Cork Tennis Blog

Welcome to the Cork Tennis Blog.

This blog will, hopefully, keep you up to date on the tennis scene in Cork, both socially and competitively. Whether you are new to the game or an experienced player I hope you find the information and posts here, useful and interesting.

You can contact me by email at

As well as local tennis news, there are also some very good articles written by local players and I am always looking for people to contribute to the blog, so don't be shy.

Please also feel free to comment on individual posts, or alternatively through the comment box on the right of the blog. I hope you enjoy reading through the blog and that it was of some use to you.

Enjoy your game, Rob

Rob's Racketrestringing

Monday, February 29, 2016

Coaching Movement

Coaching Movement is a Cork based sports specialist company.  It was launched in August 2014 and specialises in Skill and Athletic Development.

Their motto is simple "MOVE BETTER PLAY BETTER".

Coaching movement is run by Conor Twomey and Kevin Murray.
Conor is a TICA Level 2 Performance Coach as well a SAQ qualified coach, while Kevin has a B.A. in Strength and Conditioning.

They are available to hold workshops nationwide and can be reached on 087-1238585 or at coaching

They have a very active and informative Facebook page ( where you will find hundreds of instructional videos for you to try.

Definitely a page to checkout and if you are serious about your sport you won't waste time.

Qatar Futures Series


The Qatar Tennis Federation (QTF) hosts 6 ITF Futures events every year and 2 junior ITF events.
The senior events are run over two, three week periods.  The first series is run early in the year, March/April time and the second series takes place in November/December.
This year I was one of the stringers at the second series, my first professional gig, and I learned a lot from it.
Here's a few interesting facts from the events:
  • Wilsons' Blade 98 range and Heads' Prestige range were the most used rackets.
  • Luxilon Alu Power 130/16 was the most used string
  • The most used string gauge was 130/16
  • Tensions used ranged from 18 kilos to 27 kilos.
This series of events attracted players from all over the world, which was enjoyable as it provided an insight into how other nationalities value stringing.
A lot of the players stayed for either two or three weeks.  This would help them out a lot financially as they would be able to eliminate travel costs for this couple of weeks, which no doubt builds up over the course of the year.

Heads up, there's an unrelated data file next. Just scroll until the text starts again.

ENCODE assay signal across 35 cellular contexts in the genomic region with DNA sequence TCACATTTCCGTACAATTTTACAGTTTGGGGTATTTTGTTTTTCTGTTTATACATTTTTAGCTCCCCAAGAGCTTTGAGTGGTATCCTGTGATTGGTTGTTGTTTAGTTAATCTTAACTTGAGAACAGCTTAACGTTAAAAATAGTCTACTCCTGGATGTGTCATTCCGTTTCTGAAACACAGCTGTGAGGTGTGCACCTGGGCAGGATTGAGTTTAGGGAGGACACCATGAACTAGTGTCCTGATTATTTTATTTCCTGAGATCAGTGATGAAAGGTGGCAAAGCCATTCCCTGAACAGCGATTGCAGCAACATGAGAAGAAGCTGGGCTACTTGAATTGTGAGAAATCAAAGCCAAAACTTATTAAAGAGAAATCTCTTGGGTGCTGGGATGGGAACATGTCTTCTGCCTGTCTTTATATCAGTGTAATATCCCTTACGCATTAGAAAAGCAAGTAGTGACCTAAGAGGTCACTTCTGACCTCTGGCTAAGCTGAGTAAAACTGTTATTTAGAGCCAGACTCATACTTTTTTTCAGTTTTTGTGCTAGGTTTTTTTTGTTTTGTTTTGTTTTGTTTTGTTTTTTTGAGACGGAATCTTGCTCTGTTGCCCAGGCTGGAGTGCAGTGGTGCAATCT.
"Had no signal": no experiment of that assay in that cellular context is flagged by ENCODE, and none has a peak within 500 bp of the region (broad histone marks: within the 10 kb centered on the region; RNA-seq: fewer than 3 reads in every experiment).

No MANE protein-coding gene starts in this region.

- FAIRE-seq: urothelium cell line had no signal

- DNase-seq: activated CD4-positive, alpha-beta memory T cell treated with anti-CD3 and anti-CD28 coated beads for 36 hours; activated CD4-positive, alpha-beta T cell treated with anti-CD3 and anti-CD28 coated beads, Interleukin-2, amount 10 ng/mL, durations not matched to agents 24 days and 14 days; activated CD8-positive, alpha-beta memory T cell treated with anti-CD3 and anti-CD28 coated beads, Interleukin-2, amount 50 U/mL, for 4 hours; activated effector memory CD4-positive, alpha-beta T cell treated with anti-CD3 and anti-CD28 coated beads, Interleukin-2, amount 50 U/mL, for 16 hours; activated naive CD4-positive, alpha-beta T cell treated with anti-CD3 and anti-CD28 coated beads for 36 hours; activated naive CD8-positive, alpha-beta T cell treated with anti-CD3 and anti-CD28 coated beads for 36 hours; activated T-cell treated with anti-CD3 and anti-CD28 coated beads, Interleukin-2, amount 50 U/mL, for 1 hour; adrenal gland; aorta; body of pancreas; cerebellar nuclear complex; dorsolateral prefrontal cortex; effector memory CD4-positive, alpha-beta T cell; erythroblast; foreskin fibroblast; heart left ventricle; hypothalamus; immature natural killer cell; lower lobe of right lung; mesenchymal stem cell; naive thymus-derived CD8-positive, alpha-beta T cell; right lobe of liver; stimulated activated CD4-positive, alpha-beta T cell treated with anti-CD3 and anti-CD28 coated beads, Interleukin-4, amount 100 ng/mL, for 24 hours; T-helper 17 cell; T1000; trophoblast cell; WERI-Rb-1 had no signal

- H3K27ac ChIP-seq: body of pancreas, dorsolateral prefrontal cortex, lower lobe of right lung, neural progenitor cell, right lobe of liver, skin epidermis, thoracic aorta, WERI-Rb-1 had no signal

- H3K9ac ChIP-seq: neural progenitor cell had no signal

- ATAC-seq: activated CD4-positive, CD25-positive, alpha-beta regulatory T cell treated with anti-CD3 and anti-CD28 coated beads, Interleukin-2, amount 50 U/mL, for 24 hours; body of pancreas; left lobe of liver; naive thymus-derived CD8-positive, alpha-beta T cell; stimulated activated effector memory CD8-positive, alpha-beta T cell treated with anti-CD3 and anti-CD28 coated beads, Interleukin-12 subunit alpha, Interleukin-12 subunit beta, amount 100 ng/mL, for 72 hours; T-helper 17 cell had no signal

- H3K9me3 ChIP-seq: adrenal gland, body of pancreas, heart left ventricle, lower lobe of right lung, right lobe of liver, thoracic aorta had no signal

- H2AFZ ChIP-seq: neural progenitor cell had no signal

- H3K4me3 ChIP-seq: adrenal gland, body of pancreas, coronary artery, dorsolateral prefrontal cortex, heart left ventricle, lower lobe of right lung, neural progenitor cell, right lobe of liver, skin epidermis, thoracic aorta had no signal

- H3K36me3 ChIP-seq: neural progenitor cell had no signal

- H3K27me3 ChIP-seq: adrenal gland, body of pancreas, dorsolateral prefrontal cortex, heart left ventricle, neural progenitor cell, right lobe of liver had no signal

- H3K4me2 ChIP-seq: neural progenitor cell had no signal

The good thing for us, the stringers, is that it lets you become familiar with each player and what their preferences and expectations are from you.
A player who is tuned into the importance of stringing will ask for/do the following:
  • Ask for the same machine for all his stringing jobs (consistency of tension)
  • Ask for the same stringer (consistency of work)
  • Look at changing tensions during the week (morning or night match, different temperatures)
  • Ask for the rackets strung the night before or the day of the match.
  • Have a racket or two strung at different tensions to give them various options during a match.
I have to admit it was surprising how few requests we received for any of the above.  It would make you wonder, even at professional level, do players pay enough attention to their strings.


Here's the interesting thing though, out of the 4 finalists (there was 6 finalists but seen as 2 players made the finals on 2 of the weeks, I say 4 finalists) 3 of them were the ones who paid most attention to their stringing.  They were the ones who made the various requests.
Is this a coincidence? I don't think so!
From a personal point of view I had some new experiences too.
One player wanted his knots to be done in the same holes all the time, probably a superstition.  That was no problem, just meant you had to watch where you started.
I also got to string with Natural Gut for the first time.  Not a big deal to a lot of stringers, but coming from Ireland where our weather isn't conducive to natural gut, it was an interesting experience.  I have read about stringing with gut a few times and that it requires extra attention in how it's handled and how it's fed through the stringbed.
More often than not it would be used as the crosses in a hybrid stringing pattern, this time however it was to be used as the mains.  This made the handling side of it easier but it did mean when weaving the cross strings you would have to be more careful so as to prevent notching the string.
Thankfully all went well and I ended up doing quite a few more over the course of the 3 weeks.
My most interesting job of the few weeks was very similar to the natural gut one above, ie. gut in the mains and polyester in the crosses.  The pattern was 16 x 19, here's where it got interesting though.  This player wanted 14 of the mains done using gut and the outer 2 mains done using polyester, all the polyester (crosses and mains) had to be part of the same string.
I'm not sure what was the reason for this, so I asked a stringers group that I am part of.  This group contains Grand Slam stringers, some of which are in Australia currently as part of the Australian Open Stringing Team.
No one could come up with a beneficial reason as to why you would string this way.  Some of the suggestions were, to save cost on stringing (you could get 3 sets of mains out of a 12m set instead of the normal 2), possibly stringbed stiffness (this would need to be checked), cosmetic was another suggestion and finally to make him feel important :).  Unless the stringbed stiffness turns out to be the case (which I will test and get back to you about) it does look as though it has no real benefit to his game.

So all in all I had a very enjoyable few weeks and look forward to my next tournament, wherever that might be!